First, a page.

The details to emerge from the inquiry into the storming of the US Capitol on 6 January 2021 have been extraordinary.
An insurrection. An attempted coup. A president who did all he could to overturn an election he lost. A president who even encouraged the hanging of his own deputy.
But is anyone listening? Does anyone care? Or is American society so divided and so siloed that nothing will shift opinion?
We went to rural Pennsylvania to find out. But first, a little background.
The purpose of the Capitol Hill committee has been to investigate what happened that day in January last year and in the months leading up to it. Crucially, the committee is examining the role Donald Trump played in it all.
From the start, the committee was dismissed by Mr Trump and his allies as a partisan witch-hunt.
The panel consists of seven Democrats and just two Republicans, which feels pretty partisan.
But for those of us who have tuned in to the prime-time hearings, it has become plainly clear: it is not a Democratic Party witch-hunt.
One after the other, the witnesses there to expose Donald Trump as a corrupt, dangerous cheat have been Republicans, conservative ones at that; many of them one-time allies of the former president.
‘The whole thing’s a witch-hunt’
That brings us to Kempton, Pennsylvania.
The intended audience for the hearings is people like farmers Harry and Mark, who I meet at the town’s annual summer fair.
“I think it was all orchestrated,” Harry tells me over a hot dog. He’s seen only snippets from the hearings. “It was a Hollywood presentation of something that’s not real.”
“I think the whole thing’s a witch-hunt…” fellow farmer Mark says.
Neither of them will give their surname. They are deeply suspicious of the “fake-news media” and only agreed to talk to me after they realised I wasn’t American – such is the state of things here.
These two men, in their 60s, are a key focus for those who wish to try to prove that Donald Trump remains a persistent threat to the democratic structures in America.
Mark and Harry are not life-long Republicans, but were swayed by Donald Trump’s vision for America in 2016 and remain loyal to him today.
I put it to them that the witnesses spilling the beans at the hearings are Republicans; White House insiders who saw Mr Trump’s attempts to steal the election.
“Donald Trump has had people that call themselves his friends, stab him in the back over and over again,” Harry says.
“Do you think that he is honest and transparent, given what you’ve now heard?” I asked them.
Mark replies: “I do think that he has the interests of the country at heart.”
‘People that voted Biden – they’re turning’
The first stall to greet visitors to this small summer fair is chock-a-block full of “Trump 2024” merchandise.
The former president has left hanging whether he will run again in the 2024 presidential election. But here they would be delighted if he did.
“I truly believe he won the last election… in all my heart and soul,” the woman who runs the Trump stall tells me.
A banner with “Trump won: you know it, I know it” adorns the wall behind her. This central claim, entirely unproven, that Trump won the 2020 election has penetrated deep in communities across America.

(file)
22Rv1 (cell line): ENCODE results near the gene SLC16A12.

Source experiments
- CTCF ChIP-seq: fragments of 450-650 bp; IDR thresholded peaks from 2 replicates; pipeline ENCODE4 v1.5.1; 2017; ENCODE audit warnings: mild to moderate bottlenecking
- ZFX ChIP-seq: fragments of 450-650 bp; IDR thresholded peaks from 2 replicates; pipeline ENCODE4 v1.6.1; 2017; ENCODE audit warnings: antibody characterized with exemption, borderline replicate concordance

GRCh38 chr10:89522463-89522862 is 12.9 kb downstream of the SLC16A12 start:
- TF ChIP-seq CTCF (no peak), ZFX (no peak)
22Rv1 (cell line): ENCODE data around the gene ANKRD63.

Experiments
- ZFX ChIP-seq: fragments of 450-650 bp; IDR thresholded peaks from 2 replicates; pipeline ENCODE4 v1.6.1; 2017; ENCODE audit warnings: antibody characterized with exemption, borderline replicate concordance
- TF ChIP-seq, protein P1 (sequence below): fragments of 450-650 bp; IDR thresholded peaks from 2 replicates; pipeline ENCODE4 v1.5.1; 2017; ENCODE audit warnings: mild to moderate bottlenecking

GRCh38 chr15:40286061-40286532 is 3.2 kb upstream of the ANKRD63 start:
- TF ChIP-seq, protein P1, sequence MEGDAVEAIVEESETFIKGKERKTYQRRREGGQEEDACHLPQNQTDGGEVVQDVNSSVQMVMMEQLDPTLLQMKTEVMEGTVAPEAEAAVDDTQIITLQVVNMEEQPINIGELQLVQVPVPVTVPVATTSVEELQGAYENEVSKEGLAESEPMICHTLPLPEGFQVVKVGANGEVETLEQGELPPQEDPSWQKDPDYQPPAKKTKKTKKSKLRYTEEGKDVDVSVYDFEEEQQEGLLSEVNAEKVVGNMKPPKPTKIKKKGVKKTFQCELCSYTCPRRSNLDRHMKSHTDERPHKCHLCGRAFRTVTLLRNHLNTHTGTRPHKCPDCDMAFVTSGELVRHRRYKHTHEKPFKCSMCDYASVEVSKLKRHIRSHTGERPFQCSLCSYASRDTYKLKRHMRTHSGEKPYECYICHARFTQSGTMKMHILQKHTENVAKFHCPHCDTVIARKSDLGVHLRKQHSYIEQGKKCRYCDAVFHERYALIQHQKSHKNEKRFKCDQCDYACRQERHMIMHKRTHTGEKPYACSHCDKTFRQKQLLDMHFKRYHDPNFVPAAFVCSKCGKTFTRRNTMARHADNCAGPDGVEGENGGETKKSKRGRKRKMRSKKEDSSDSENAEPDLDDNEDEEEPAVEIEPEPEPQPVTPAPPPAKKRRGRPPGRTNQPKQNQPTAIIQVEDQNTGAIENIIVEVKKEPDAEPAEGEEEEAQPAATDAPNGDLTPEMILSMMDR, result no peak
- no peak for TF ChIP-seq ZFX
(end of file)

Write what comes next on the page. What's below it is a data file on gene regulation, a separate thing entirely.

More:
Consistent polling reveals that 70% of Republicans believe Donald Trump was the rightful winner in 2020 and that mass voter fraud delivered Joe Biden the White House.
Investigations have found no evidence to back this up.
“I hope he runs again,” another local, Sandy, tells me.
“He’s got your vote?” I ask.
“And everybody else I know,” Sandy says.
“And they will all vote for him again?” I ask.
“Oh, my God! Yeah. And people that voted for Biden that I’ve heard, they’re changing. They’re turning,” she says.
The persistent lure of Donald Trump and his tangible populist politics, combined with a bumpy 24 months in the White House for Joe Biden, suggests the midterm elections later this year will be dramatic to say the least.
The enduring power of Trumpism in communities across this nation is palpable. And with it, Mr Trump’s apparent disregard for the rule of law and truth seem to have penetrated deep.
More than a hundred of the Republican candidates for key political positions in upcoming local nationwide state elections back the rigged election claims.
If they win, they will be in powerful positions to interfere with the outcome of future elections or to block election certification, including the 2024 presidential race.
The search for ‘truth’
Judging the sheep shearing competition is Kelly. My conversation with her cuts to the heart of this nation’s problems.
It’s clear immediately that she is deeply sceptical of me as a journalist, but my foreign accent breaks the ice.
“As an American… how do you find out the truth?” I ask.
“I find out the truth because I do a lot of digging myself. I am on different applications with social media,” she says.
But that might not be the truth, I suggest.
“I think they need to have conversations with friends. I try to talk to my friends about what I think is going on versus what we’re being told by mainstream media,” she says.
Like the farmers, Kelly is unwilling to give me her surname.
“Do I have to? Go with ‘Kelly’,” she says. “I am a little worried about the CIA and FBI…”
She suggests the FBI are working with the Democrats. It’s mad stuff, but not unusual.
Kelly is among millions, in an echo chamber where conspiracy theories stew.
It is a place where Donald Trump continues to convince people that they’ve been robbed and that they can’t trust their own elections.
That puts this country in a dangerous place.